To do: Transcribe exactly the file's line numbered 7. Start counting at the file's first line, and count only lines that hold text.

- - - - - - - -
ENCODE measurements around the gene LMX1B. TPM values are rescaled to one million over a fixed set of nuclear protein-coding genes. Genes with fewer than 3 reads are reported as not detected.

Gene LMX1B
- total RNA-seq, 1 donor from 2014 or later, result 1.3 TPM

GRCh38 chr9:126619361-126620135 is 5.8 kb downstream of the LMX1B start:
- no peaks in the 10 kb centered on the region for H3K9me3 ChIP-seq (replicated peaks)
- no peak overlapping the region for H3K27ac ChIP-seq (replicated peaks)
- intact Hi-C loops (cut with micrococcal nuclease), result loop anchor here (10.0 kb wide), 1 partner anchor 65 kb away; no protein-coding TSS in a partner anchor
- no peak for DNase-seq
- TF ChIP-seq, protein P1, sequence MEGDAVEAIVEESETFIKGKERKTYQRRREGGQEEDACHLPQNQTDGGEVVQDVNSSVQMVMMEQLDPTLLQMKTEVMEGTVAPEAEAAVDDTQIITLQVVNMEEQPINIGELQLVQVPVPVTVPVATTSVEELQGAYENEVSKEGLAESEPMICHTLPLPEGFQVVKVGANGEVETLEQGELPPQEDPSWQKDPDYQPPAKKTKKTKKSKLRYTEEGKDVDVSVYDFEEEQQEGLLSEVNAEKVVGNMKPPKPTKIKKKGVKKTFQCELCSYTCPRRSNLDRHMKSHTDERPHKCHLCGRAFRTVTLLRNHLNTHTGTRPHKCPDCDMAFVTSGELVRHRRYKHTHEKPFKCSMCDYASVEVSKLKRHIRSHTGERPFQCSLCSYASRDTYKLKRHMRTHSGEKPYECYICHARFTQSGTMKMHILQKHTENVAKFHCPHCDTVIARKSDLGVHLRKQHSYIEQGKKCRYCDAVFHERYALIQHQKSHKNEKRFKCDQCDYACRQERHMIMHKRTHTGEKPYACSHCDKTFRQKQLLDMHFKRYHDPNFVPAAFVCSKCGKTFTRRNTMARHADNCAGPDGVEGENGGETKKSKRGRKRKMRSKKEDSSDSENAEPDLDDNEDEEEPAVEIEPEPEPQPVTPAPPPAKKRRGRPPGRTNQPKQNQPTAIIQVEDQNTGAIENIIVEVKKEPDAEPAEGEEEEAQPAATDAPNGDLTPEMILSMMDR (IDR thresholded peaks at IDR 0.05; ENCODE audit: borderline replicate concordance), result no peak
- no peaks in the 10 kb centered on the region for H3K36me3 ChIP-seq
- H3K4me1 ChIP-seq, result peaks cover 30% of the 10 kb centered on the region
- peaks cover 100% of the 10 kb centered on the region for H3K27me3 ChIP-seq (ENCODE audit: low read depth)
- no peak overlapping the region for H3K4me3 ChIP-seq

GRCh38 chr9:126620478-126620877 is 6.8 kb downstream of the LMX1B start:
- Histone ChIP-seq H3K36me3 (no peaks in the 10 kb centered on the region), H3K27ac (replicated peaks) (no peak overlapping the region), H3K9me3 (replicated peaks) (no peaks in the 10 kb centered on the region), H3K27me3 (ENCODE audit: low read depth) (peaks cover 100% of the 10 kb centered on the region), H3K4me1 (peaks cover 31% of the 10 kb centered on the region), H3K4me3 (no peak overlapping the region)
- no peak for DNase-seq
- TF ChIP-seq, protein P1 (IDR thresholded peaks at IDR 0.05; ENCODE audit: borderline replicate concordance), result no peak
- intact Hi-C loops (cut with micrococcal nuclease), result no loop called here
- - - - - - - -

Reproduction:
- intact Hi-C loops (cut with micrococcal nuclease), result loop anchor here (10.0 kb wide), 1 partner anchor 65 kb away; no protein-coding TSS in a partner anchor